Giving Compass’ Take:
• Georgina Gustin explains that COVID-19 has revealed problems in our food systems and created opportunities to improve them in preparation for the inevitable challenges that will be caused by climate change.
• How can funders work to improve food systems? What support do your local food systems need?
In the months since Covid-19 convulsed the globe, the world’s food system has undergone a stress test—and largely failed it.
The pandemic disrupted global supply chains, induced panic buying and cleared supermarket shelves. It left perfectly edible produce rotting in fields, and left farmers no choice but to gas, shoot and bury their livestock because slaughter plants were shut down.
It also revealed a glaring problem: Though researchers have known for decades that climate change will roil farming and food systems, there exists no clear global strategy for building resilience and managing risks in the world’s food supply, nor a coherent way to tackle the challenge of feeding a growing global population, on a warming planet where food crises are projected to intensify.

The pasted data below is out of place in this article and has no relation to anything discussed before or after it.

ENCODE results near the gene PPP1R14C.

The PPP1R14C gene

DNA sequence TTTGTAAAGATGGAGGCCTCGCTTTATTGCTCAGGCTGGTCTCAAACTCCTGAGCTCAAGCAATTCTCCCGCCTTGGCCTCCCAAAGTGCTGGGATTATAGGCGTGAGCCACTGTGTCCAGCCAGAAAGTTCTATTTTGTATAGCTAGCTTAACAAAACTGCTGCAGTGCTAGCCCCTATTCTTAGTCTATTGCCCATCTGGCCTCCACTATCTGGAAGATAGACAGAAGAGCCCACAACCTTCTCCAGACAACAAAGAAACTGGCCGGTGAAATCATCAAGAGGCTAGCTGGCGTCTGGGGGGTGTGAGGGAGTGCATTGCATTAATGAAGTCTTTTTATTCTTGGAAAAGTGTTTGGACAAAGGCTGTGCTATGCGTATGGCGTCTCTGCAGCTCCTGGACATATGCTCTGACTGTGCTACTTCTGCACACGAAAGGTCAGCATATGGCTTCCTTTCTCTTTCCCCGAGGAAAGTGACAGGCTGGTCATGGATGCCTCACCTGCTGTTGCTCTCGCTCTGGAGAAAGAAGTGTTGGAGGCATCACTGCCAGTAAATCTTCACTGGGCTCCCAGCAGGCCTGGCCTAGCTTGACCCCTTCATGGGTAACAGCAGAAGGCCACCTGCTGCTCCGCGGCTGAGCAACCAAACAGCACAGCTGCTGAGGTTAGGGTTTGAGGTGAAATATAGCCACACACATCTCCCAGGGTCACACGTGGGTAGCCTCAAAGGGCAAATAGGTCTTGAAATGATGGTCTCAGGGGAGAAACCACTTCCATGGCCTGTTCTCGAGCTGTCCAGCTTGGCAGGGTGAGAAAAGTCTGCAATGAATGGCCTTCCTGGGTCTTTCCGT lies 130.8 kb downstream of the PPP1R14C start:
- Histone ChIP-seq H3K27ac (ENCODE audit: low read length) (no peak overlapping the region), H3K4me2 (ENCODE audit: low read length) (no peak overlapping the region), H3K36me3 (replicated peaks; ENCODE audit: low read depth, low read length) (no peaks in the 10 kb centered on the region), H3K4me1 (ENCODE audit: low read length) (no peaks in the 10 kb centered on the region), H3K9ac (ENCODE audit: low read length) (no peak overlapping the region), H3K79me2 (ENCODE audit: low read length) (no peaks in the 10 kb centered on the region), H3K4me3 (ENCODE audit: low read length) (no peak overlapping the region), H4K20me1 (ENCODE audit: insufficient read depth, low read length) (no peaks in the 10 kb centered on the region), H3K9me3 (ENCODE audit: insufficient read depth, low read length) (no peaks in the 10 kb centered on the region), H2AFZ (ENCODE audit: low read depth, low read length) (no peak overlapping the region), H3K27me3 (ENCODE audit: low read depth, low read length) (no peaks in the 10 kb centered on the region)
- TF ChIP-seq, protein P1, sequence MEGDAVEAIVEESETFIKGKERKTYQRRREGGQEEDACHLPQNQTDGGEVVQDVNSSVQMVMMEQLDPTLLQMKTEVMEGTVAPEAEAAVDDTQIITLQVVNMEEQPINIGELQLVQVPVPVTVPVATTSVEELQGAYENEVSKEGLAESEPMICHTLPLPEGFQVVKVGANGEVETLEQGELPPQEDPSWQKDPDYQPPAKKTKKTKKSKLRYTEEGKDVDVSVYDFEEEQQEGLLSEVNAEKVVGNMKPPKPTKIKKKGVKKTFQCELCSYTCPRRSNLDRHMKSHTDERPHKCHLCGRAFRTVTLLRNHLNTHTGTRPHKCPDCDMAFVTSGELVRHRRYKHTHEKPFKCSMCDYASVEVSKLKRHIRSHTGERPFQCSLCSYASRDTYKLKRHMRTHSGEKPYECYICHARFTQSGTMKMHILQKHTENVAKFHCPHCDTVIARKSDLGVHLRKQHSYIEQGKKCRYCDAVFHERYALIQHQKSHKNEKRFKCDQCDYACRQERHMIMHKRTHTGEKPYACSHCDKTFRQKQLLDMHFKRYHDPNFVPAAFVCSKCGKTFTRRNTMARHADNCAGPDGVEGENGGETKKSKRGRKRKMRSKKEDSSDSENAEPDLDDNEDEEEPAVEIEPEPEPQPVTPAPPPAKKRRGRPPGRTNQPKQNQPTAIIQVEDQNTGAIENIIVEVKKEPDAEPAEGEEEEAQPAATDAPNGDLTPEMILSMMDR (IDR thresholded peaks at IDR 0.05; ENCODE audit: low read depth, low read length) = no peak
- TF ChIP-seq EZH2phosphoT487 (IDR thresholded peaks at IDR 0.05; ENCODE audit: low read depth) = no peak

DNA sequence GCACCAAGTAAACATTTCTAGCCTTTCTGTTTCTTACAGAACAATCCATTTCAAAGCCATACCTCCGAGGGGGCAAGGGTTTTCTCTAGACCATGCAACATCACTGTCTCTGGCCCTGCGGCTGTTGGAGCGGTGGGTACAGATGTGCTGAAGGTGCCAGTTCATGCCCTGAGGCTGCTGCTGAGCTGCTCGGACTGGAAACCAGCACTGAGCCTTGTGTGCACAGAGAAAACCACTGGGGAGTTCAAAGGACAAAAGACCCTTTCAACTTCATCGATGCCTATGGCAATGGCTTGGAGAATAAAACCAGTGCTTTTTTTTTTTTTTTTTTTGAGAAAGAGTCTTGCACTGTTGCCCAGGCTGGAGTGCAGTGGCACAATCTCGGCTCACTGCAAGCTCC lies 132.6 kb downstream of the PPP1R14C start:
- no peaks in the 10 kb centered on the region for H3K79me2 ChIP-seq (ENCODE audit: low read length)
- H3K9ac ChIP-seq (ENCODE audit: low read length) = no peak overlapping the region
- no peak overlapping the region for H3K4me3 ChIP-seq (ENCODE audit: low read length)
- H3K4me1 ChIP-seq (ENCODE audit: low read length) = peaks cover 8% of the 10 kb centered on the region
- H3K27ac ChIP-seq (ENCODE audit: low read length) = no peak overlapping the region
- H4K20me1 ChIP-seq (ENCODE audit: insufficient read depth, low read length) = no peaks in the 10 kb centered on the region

Already, there are 820 million people in the world without adequate food, and Covid-19 is likely to push 130 million more to the brink of starvation, more than doubling that number to 265 million by the end of the year. Developing countries are not the only ones staring down a crisis: In June, the Federal Reserve Bank of St. Louis said food insecurity has also risen substantially in the United States.
But the coronavirus pandemic has also ushered in a rare opening for an overhaul. In the absence of leadership on climate resiliency—making agriculture and food production able to withstand and respond to erratic, shifting climatic conditions—advocacy groups, lawmakers and researchers are now mounting a range of new efforts aimed at the challenge.
Read the full article about the future of the food systems by Georgina Gustin at InsideClimate News.
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